Net earnings more than doubled to $67.1 million, or 18 cents per share, for the quarter that ended April 30. That compared with a year-prior profit of $30.1 million, or eight cents per share.
The latest results beat a consensus estimate of 12 cents per share compiled by Thomson Reuters.
The company, which is close to being acquired by Swiss commodities trader Glencore (LON:GLEN), said its adjusted earnings rose to $185 million in the most recent quarter, up 43 per cent from a year earlier.
Its grain handling and marketing segment, which is its top line performer, saw revenue climb to $2.7 billion from $2 billion a year earlier. The unit’s gross margin narrowed to 9.1 percent from 10.4 percent.
North American shipments reached 4,288 tonnes, up from the 3,652 tonnes shipped a year-earlier.
The company’s agri-products division recorded sales of $691 million from $433 million in the year-ago period. The segment’s fertilizer margins averaged $113.51 per tonne in the second quarter, compared to $108.76 per tonne in the prior year.
Fertilizer volumes rose to 441 tonnes, up from the 279 tonnes recorded in 2011.
Viterra's processing segment – which makes and markets food products made from oats, canola and malt barley – posted revenue of $326 million versus $231.1 million in the second quarter of 2011.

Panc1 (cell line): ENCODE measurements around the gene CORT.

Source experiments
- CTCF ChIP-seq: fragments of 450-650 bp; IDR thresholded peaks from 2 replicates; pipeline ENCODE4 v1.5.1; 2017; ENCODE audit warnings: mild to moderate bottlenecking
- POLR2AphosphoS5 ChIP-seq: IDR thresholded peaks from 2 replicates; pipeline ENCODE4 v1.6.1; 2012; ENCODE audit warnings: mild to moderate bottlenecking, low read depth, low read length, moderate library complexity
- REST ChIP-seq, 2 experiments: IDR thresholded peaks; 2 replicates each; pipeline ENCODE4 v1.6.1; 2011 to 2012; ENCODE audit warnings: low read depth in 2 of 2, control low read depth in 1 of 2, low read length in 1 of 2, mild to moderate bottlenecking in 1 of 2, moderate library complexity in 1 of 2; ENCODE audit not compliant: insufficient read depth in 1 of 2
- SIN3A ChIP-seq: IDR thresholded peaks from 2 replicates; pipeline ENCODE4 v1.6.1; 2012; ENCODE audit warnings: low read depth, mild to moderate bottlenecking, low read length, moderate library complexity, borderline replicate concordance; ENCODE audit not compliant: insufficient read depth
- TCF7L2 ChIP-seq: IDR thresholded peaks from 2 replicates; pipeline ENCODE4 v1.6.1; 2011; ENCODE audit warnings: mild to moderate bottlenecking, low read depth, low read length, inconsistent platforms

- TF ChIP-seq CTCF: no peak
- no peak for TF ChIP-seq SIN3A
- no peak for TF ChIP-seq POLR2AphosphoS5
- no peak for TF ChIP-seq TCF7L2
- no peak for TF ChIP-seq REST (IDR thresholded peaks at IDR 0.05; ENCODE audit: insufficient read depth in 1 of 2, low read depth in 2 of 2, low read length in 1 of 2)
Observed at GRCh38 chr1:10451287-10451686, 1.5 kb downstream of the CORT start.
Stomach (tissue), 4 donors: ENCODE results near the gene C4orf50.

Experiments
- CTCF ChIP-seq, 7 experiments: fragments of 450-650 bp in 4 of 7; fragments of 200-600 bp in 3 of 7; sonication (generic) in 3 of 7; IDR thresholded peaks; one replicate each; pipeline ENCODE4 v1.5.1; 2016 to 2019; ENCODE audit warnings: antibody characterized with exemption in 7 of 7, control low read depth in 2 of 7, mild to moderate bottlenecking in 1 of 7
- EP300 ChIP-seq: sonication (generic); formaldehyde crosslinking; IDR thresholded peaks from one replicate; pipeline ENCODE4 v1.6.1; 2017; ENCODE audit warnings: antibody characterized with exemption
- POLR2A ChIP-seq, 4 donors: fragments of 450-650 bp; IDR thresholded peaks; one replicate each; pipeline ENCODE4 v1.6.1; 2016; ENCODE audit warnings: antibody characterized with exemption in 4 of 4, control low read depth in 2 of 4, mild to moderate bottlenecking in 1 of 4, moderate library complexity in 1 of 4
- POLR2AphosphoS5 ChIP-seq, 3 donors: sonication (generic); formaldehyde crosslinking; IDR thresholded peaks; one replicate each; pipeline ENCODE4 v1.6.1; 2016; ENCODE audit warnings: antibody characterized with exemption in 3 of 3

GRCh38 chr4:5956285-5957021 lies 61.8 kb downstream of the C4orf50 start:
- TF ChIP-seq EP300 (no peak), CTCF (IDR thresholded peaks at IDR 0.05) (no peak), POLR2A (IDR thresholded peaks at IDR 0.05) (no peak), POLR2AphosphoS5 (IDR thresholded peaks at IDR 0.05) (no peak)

Looking ahead, the company expects shipments in South Australia to be strong throughout the year, given the volume of grain in its system and solid demand from key export markets.
For its agri-products unit, the company raised its fertilizer margin guidance to $120 to $140 per tonne. This is up from its prior prediction of $115 to $135 per tonne.
It expects demand and pricing for fertilizer to remain strong as the spring season progresses due to strong agri-commodity pricing and increased seeded acreage in Western Canada.
"Viterra continues to deliver robust results, demonstrating the strength of the company's integrated business model and dedicated employees around the world," chief executive Mayo Schmidt said in a statement.
"Viterra's value has been recognized by agricultural peers with the recent acquisition interest and the significant premium being paid by Glencore to acquire the company."
Indeed, Viterra agreed to be bought by Glencore for $16.25 per share, which represented a premium of 48 per cent to its closing price on March 8, the last trading day prior to the deal's announcement.
Shareholders at the Canadian agribusiness voted in favour of the deal in May, and the Ontario Superior Court of Justice have already approved the friendly takeover.
Last week, the Australian Competition and Consumer Commission – which promotes fair trade for both businesses and consumers – said it would not intervene or prevent the $6.1 billion deal.
The acquisition includes a side agreement that will see a large chunk of Viterra's business sold to two other Canadian companies.
Viterra, formed by the merger of the Saskatchewan Wheat Pool and Agricore United, is a grain handler, marketer and food processor with operations across Canada, the United States, Australia, New Zealand and China.
Shares of Viterra rose 0.19 percent to $16.14 on the Toronto Stock Exchange Tuesday.